If you like wonky football Xs & Os and the evolution of an offense, read this Grantland piece on Urban Meyer's incorporation of Oregon schemes into his offense. Due to Addazio's ties to Meyer's power/spread/option work at Florida and Ryan Day's ties to the Chip Kelly/Oregon tempo/spread, there are elements of both styles in BC's offense. However, the Addazio/Day hybrid has been very different from both (so far).
As Grantland pointed out, Meyer still uses power, but also added much more zone blocking schemes and attacks the defense outside the tackles. Since leaving Florida and partnering with Day, Addazio has doubled down on power. We between the tackles all the time and even when we throw in a jet sweep to Alston, it still has power elements. BC also runs more than Oregon or Ohio State. The only programs that run more than BC tend to be teams that run variants of the triple option.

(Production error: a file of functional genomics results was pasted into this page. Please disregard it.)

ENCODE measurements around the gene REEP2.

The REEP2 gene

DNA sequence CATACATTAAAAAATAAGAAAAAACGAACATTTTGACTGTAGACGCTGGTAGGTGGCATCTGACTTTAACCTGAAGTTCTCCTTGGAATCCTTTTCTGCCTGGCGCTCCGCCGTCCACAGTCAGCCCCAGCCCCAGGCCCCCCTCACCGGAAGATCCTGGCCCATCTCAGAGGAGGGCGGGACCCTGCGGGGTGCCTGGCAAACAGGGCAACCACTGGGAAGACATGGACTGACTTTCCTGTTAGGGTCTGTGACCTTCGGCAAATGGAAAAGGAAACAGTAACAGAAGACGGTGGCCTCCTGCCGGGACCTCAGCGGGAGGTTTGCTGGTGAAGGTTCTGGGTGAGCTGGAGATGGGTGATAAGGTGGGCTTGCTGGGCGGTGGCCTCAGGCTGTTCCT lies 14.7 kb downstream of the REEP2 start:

But how much of what BC does is by design and how much is necessity? Addazio didn't inherit a roster like Meyer's or spend the past decade recruiting speedsters like Oregon. Other than the power football, the only hallmark of Addazio's first two years is his ability to adapt his offense to the talent available. He's not stubbornly trying to shove a square peg into a round hole.
I expect BC's offense to continue to evolve. Will they follow Meyer's path or will they incorporate Kelly in different ways? It will be interesting to see. But at least Addazio and Day's peers and role models are showing that you have to keep adapting and changing. Hopefully their adaptations lead BC to a championship game like it did for Urban Meyer.